Our school was recently graced with early childhood expert Deb Curtis, who did a presentation for a staff development workshop. One aspect of her "thinking lens" for reflection is that of children's competencies. (Harvest Resources Associates) Observing children's actions through the lens of what they were capable of, including what we don't initially see as such, sparked my thinking.
While we often share with parents and other staff members anecdotes about children's learning, less often do we bring the children themselves into the conversation. Since Deb's presentation, I have been increasing my comments directly to the children.
In particular, I am noticing the growth in what they are able to accomplish. Sometimes I offer them a memory, such as, "I remember when you were learning to cuttape. It's not easy to work with sticky masking tape that often gets stuck on the scissor or tangled before you can attach it."
"You were so proud. I remember you shouting, 'I did it!' You kept cutting more and more pieces, and shouting, 'I did it!' each time. Then you learned to use the tape to connect tubes. Your smile was just as wide as when you learned to cut tape. And now, you can create amazing designs with those same materials. You're still using tubes and tape. But, look what you are able to do with them!"
Another child, who had recently become interested in recycled materials, quickly began to expand the size and purpose of his art. He went from handheld objects to those he could put his whole body into.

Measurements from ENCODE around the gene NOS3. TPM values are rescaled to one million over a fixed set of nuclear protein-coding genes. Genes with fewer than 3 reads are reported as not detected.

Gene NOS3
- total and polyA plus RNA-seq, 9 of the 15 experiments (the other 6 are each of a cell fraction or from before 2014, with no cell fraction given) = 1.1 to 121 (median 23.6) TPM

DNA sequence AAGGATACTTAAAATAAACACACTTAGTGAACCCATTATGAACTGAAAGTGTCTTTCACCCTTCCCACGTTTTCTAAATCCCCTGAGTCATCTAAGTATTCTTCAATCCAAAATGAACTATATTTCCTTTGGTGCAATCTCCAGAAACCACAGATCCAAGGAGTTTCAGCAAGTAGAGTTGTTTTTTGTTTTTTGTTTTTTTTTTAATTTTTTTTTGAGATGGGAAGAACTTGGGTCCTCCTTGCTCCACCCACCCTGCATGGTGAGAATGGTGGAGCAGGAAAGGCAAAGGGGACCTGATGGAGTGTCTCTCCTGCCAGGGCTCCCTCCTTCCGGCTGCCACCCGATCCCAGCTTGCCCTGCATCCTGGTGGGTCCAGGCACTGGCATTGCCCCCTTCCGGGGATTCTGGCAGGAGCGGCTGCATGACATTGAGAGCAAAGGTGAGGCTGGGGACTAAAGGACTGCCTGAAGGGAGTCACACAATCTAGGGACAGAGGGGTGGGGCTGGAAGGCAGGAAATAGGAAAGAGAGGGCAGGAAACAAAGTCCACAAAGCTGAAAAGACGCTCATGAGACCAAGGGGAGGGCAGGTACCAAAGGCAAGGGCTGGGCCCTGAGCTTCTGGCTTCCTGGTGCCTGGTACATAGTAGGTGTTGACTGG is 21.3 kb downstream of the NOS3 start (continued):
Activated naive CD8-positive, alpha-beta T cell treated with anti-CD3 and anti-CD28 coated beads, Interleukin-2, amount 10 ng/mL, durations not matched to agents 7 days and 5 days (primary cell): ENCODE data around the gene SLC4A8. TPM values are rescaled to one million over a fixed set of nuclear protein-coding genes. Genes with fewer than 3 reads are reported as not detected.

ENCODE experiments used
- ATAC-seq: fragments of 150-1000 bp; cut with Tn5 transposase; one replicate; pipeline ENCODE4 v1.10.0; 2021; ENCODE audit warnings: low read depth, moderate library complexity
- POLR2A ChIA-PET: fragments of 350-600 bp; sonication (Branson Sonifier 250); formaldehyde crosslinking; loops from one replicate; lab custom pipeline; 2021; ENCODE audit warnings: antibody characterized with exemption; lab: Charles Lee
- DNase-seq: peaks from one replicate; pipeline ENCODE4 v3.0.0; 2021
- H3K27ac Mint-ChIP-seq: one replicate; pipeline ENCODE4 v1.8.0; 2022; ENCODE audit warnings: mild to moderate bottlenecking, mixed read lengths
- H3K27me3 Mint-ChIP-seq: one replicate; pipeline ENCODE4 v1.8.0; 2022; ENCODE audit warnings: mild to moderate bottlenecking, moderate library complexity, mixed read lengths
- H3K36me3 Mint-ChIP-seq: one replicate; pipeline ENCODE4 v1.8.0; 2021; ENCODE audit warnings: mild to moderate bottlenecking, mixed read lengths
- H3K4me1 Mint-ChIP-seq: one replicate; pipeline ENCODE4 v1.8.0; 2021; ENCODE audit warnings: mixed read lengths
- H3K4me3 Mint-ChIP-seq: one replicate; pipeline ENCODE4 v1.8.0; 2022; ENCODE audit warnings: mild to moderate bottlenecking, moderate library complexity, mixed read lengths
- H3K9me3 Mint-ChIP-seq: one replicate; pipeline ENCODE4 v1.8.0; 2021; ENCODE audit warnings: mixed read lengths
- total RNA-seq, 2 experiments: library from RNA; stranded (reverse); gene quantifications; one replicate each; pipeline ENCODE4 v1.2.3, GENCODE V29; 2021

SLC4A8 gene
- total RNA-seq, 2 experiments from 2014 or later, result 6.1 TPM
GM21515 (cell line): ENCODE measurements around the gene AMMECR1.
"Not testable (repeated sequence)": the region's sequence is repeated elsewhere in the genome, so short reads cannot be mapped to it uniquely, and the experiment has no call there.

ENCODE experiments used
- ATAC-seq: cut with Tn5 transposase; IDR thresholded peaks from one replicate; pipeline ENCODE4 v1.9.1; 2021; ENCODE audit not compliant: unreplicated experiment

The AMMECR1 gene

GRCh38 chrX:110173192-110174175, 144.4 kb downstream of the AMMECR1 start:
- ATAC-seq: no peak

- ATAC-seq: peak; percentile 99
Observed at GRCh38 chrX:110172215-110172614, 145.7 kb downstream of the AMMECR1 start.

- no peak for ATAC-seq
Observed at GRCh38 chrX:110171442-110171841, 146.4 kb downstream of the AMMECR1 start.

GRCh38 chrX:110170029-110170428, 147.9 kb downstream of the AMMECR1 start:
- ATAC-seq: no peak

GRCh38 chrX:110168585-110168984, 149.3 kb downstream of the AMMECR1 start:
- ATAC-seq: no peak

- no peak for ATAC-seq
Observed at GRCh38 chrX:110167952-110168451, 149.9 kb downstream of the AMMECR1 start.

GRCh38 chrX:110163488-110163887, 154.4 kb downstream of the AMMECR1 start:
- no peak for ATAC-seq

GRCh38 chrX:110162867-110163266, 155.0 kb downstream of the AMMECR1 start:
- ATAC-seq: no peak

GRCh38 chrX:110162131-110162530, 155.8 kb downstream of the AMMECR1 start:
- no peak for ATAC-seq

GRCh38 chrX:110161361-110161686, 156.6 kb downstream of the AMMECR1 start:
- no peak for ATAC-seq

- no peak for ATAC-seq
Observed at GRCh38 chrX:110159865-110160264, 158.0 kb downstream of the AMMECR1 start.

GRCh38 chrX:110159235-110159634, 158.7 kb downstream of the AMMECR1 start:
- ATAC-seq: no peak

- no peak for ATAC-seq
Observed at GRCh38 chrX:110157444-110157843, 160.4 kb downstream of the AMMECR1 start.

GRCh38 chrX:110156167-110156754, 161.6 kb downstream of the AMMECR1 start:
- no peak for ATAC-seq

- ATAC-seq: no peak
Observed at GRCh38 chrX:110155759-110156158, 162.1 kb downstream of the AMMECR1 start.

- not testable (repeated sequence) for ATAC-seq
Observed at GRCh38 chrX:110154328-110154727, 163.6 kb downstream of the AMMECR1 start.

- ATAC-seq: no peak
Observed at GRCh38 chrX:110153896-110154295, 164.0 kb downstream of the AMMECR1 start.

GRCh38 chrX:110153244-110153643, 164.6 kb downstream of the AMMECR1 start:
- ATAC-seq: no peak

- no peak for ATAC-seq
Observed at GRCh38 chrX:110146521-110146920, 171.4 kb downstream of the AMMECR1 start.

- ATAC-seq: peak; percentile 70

E-mailing home photos and text of observations and appreciations widens the circle of encouragement. It brings in the perspectives of the parents and family members and strengthens the bridge between school and home.
By modeling appreciation for their growth and authenticity, we give children a framework for valuing their own experience and learning. Hopefully, it can assist in creating a structure not based on comparison with others, but rather on appreciating their own interest, progress and mastery. By doing this, we help set our children on course for a lifetime of authentic learning, as well as greater inner peace and happiness.
Making time to observe the world of children and what they are mastering is invaluable. While I am privileged to work with small groups, where witnessing each child's learning is simpler, the classroom teachers have observations built into their schedules. Hats off to the leadership of our director!
For those of you who are interested in this practice, I have a couple of suggestions:
- Work with your teammates to create a regular observation time. You could observe a small group of children, while your teammates have the remainder of the children in your outside space. While a 1/2 hour is recommended, even 15 minutes will be of benefit.
- If separating the group to be observed is not possible, have your teammates be responsible for the majority of the children while you observe a smaller group. Trading off being the observer will keep things fair.
- You might want to wear a sign that designates you as an observer so that the children get used to your silent witnessing. At first, they will likely ask you lots of questions and try to engage you. You can let them know that you're doing important work: watching all the amazing things they do. You can tell them that you'd be glad to share your observations with them afterwards.
2. Recycled and Open Ended Materials
The same recycled materials can be an ongoing source of engagement for children. I remember thinking that the children would never stay interested in toilet paper and paper towel tubes. I am happy to report my error. These easily collected loose parts remain favorites.
For lenses of observation and many other wonderful ways of viewing children's play as connected to learning and development theories and research, I enthusiastically recommend Reflecting Children's Lives: A Handbook for Planning Your Child-Centered Curriculum by Deb Curtis and Margie Carter (Redleaf Press, 2011).